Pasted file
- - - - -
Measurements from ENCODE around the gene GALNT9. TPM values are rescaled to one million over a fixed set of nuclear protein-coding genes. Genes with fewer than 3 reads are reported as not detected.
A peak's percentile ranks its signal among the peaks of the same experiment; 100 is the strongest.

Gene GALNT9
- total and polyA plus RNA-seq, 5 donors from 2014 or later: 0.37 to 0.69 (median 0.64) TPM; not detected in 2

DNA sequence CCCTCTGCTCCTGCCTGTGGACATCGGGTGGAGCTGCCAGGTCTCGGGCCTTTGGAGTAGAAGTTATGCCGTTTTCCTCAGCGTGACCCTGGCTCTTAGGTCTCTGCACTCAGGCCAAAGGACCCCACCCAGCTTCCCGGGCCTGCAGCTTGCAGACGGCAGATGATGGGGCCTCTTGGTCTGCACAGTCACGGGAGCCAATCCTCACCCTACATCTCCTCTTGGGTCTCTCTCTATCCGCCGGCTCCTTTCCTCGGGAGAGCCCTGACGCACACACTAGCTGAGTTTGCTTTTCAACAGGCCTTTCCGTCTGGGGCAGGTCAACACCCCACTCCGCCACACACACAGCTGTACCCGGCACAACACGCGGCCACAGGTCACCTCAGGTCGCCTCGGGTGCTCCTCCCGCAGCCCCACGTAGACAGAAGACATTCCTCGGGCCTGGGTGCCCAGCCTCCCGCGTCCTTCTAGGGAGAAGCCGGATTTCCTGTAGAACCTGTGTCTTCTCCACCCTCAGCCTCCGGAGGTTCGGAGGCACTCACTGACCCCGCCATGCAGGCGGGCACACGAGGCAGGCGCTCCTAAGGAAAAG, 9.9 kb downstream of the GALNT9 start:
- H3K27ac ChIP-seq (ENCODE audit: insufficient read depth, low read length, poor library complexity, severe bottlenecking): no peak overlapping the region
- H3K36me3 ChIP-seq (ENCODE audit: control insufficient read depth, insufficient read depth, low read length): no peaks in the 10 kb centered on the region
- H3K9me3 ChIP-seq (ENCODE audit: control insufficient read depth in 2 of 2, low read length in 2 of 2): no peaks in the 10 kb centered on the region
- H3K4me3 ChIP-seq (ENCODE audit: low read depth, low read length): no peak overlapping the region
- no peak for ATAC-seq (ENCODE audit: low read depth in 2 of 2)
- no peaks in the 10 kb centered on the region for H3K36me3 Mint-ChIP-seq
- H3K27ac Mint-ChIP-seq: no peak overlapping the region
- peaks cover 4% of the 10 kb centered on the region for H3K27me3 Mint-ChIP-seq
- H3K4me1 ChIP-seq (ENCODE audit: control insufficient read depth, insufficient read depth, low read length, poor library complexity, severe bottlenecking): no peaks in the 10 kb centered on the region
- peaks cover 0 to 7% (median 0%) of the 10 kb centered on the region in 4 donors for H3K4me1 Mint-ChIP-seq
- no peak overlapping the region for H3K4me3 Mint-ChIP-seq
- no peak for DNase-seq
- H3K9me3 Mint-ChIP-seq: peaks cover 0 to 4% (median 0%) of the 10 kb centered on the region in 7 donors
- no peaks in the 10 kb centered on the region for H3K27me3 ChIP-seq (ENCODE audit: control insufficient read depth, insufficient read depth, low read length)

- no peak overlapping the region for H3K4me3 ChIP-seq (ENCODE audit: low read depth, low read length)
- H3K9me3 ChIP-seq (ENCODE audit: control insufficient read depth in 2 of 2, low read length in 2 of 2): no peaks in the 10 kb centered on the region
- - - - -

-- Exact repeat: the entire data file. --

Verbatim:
Measurements from ENCODE around the gene GALNT9. TPM values are rescaled to one million over a fixed set of nuclear protein-coding genes. Genes with fewer than 3 reads are reported as not detected.
A peak's percentile ranks its signal among the peaks of the same experiment; 100 is the strongest.

Gene GALNT9
- total and polyA plus RNA-seq, 5 donors from 2014 or later: 0.37 to 0.69 (median 0.64) TPM; not detected in 2

DNA sequence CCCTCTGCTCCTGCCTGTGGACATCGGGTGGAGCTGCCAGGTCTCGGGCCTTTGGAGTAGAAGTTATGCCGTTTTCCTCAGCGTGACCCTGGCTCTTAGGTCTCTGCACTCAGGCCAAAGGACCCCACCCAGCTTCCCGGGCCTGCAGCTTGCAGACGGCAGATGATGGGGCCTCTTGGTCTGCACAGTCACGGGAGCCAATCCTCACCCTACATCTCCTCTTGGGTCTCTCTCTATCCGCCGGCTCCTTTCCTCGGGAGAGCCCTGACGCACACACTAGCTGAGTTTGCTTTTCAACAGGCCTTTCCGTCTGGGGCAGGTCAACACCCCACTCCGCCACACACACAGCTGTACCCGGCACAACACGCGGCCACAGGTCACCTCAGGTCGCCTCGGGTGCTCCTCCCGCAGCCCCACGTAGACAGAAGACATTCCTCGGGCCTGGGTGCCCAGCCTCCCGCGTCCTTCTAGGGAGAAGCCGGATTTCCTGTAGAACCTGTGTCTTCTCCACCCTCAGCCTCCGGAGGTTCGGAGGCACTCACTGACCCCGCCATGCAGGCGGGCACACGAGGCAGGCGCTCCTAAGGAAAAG, 9.9 kb downstream of the GALNT9 start:
- H3K27ac ChIP-seq (ENCODE audit: insufficient read depth, low read length, poor library complexity, severe bottlenecking): no peak overlapping the region
- H3K36me3 ChIP-seq (ENCODE audit: control insufficient read depth, insufficient read depth, low read length): no peaks in the 10 kb centered on the region
- H3K9me3 ChIP-seq (ENCODE audit: control insufficient read depth in 2 of 2, low read length in 2 of 2): no peaks in the 10 kb centered on the region
- H3K4me3 ChIP-seq (ENCODE audit: low read depth, low read length): no peak overlapping the region
- no peak for ATAC-seq (ENCODE audit: low read depth in 2 of 2)
- no peaks in the 10 kb centered on the region for H3K36me3 Mint-ChIP-seq
- H3K27ac Mint-ChIP-seq: no peak overlapping the region
- peaks cover 4% of the 10 kb centered on the region for H3K27me3 Mint-ChIP-seq
- H3K4me1 ChIP-seq (ENCODE audit: control insufficient read depth, insufficient read depth, low read length, poor library complexity, severe bottlenecking): no peaks in the 10 kb centered on the region
- peaks cover 0 to 7% (median 0%) of the 10 kb centered on the region in 4 donors for H3K4me1 Mint-ChIP-seq
- no peak overlapping the region for H3K4me3 Mint-ChIP-seq
- no peak for DNase-seq
- H3K9me3 Mint-ChIP-seq: peaks cover 0 to 4% (median 0%) of the 10 kb centered on the region in 7 donors
- no peaks in the 10 kb centered on the region for H3K27me3 ChIP-seq (ENCODE audit: control insufficient read depth, insufficient read depth, low read length)

- no peak overlapping the region for H3K4me3 ChIP-seq (ENCODE audit: low read depth, low read length)
- H3K9me3 ChIP-seq (ENCODE audit: control insufficient read depth in 2 of 2, low read length in 2 of 2): no peaks in the 10 kb centered on the region